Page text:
A Frederick County jury returned a $620,000 verdict this week against two sheriff’s deputies after a trial that featured a video recording of one of the deputies shooting a chocolate Labrador retriever named Brandi.

The video, recorded from the dashboard camera of one of the deputies, proved crucial in helping jurors reach their decision, said Cary J. Hansel, a Greenbelt lawyer who represented the dog’s owners. “They could see for themselves what happened,” Hansel said.

Brandi survived the gunshot but faces life-long medical care and may have to have a leg amputated, Hansel said. The jury, which reached its verdict Monday, found the deputies had violated the constitutional rights the dog’s owners, Roger and Sandi Jenkins, of Taneytown. The case also turned on whether the deputies had permission to enter the Jenkins’ home as they searched for the couple’s son.

Frederick County Sheriff Chuck Jenkins took issue with both the verdict and harsh second-guessing of a deputy who had to make a split-second decision.

“He felt the dog was a threat. He was retreating,” Jenkins said, adding that the deputy, Timothy Brooks, “has felt bad about shooting the dog since day one.”

The events in question occurred Jan. 9, 2010. Brooks and another deputy, Nathan Rector, arrived at the house in search of the son of Roger and Sandi Jenkins (no relation to the sheriff.) The deputies were trying to serve a body attachment, which is similar to a warrant, according to the sheriff. But the homeowner wouldn’t provide a definite answer as to where his son was, the sheriff said.

At one point, Roger Jenkins told the deputies: “Let me put the dogs away and you can come in,” according to the sheriff.

One of the deputies became suspicious that the son had sneaked out the back, so he went around the side, the sheriff said. That’s when he met up with the Labrador.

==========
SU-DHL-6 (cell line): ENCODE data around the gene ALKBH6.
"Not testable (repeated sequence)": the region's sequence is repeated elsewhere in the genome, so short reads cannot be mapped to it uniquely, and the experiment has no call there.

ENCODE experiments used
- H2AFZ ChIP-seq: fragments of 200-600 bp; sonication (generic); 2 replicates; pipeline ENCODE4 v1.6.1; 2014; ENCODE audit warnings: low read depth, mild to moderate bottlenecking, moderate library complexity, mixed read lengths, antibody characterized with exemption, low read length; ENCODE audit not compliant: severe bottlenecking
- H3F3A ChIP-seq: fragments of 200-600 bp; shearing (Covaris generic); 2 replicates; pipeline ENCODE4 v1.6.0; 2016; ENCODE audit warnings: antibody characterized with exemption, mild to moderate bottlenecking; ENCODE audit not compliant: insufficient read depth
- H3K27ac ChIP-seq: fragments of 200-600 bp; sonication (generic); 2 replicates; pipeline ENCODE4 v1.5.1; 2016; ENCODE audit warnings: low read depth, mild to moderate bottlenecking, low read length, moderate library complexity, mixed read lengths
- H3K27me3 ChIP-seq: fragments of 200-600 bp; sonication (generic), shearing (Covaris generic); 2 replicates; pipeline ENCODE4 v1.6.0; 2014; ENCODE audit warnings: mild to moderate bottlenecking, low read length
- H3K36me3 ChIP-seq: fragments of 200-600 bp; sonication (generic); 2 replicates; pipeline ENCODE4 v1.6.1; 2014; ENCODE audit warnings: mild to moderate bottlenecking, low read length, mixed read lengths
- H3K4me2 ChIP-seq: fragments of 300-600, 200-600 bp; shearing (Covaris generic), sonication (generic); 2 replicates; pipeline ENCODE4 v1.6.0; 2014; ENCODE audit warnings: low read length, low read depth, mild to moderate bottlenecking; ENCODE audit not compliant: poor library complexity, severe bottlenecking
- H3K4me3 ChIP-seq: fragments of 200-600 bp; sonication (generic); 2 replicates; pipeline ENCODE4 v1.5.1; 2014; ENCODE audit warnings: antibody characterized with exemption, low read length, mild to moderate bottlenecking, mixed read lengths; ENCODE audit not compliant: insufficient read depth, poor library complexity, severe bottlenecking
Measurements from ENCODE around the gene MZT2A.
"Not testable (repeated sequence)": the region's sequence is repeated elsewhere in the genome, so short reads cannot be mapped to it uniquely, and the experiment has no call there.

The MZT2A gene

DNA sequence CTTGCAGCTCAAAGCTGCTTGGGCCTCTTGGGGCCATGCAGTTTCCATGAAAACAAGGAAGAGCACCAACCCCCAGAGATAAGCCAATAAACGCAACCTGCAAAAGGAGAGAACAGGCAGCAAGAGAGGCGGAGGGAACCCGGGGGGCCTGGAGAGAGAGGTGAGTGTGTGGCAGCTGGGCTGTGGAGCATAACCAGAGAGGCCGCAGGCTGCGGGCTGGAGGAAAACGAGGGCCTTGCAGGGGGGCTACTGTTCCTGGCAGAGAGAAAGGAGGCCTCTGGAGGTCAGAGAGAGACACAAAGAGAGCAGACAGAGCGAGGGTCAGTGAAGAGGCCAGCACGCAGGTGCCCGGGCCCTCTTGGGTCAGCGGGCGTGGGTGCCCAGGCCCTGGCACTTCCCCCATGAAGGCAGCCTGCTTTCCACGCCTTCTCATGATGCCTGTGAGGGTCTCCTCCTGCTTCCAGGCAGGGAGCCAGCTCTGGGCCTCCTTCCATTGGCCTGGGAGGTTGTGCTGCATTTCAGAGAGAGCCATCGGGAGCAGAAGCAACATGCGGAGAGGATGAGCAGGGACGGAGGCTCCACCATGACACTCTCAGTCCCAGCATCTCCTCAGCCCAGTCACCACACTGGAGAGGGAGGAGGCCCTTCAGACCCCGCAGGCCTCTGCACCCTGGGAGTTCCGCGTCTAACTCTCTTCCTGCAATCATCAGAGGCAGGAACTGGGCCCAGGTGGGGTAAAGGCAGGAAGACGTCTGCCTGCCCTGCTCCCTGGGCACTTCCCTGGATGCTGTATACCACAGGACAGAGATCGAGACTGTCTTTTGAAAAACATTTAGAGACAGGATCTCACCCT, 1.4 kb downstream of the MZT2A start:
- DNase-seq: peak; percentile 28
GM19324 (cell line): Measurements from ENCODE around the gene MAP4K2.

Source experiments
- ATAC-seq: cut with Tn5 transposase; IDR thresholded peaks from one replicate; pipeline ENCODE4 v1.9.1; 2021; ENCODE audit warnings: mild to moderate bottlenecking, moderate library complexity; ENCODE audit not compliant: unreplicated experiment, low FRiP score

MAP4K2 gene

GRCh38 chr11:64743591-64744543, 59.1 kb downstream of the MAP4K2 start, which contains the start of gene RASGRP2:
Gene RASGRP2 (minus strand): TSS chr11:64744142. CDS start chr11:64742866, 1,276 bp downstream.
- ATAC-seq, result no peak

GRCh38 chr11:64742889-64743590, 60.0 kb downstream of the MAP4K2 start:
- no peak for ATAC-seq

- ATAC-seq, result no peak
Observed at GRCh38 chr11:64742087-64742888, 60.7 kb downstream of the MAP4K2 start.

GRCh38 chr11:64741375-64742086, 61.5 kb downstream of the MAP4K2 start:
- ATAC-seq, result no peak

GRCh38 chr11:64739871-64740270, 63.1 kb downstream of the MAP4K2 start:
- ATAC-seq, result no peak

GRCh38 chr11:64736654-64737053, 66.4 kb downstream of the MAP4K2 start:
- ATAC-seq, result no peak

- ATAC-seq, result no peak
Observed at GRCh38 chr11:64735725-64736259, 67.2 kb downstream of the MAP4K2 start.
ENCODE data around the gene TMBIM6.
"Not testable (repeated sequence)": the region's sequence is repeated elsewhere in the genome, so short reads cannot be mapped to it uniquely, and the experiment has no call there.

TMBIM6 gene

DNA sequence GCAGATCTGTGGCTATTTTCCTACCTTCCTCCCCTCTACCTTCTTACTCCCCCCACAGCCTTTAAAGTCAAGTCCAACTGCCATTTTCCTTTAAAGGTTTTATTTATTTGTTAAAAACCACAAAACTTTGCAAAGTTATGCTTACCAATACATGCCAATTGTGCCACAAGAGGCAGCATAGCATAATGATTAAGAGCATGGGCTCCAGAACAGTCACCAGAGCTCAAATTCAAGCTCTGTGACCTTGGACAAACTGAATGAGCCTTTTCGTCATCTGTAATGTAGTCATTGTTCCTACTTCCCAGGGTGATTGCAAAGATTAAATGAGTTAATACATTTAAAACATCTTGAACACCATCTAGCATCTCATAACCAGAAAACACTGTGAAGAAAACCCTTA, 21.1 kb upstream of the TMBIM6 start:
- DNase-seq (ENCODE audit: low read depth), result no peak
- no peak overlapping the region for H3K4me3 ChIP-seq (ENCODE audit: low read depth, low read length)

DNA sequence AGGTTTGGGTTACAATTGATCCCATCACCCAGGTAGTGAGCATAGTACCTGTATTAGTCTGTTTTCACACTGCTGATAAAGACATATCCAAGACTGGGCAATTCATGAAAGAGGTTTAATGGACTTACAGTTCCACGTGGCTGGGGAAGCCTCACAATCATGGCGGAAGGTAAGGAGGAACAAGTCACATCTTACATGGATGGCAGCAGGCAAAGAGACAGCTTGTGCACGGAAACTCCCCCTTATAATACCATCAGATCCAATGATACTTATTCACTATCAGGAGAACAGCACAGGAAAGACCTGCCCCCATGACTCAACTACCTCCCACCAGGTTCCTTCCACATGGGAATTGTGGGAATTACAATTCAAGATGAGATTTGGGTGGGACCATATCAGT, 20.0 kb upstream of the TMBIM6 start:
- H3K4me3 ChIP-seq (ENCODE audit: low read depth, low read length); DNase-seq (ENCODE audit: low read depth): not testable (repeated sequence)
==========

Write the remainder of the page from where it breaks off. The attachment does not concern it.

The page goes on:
Hansel said the friendly dog, already wearing a small leg bandage for an existing skin irritation, “bounded out to meet” the deputy. The deputy immediately went to his gun, even as the dog quit barking and never got within three feet of the deputy, said Hansel, of the firm Joseph, Greenwald and Laake. The family also was represented by Rebekah Lusk of the Thienel Law Firm.

Brandi provided “absolutely zero threat,” Hansel added.

After the dog was shot, Sandi and Roger Jenkins took her to a veterinarian. The deputies then entered the home and found the couple’s son hiding in a room, the sheriff said.

The sheriff examined the video early in the case and said that in and of itself, it makes the deputy’s decision look questionable. But the totality of the situation – including the statement by Roger Jenkins about putting up the dogs that implied they were a threat – played a role in what happened, the sheriff said.

Hansel said the couple had never expressly given the deputies permission to enter the house. The jury took that into consideration when reaching its verdict, Hansel said.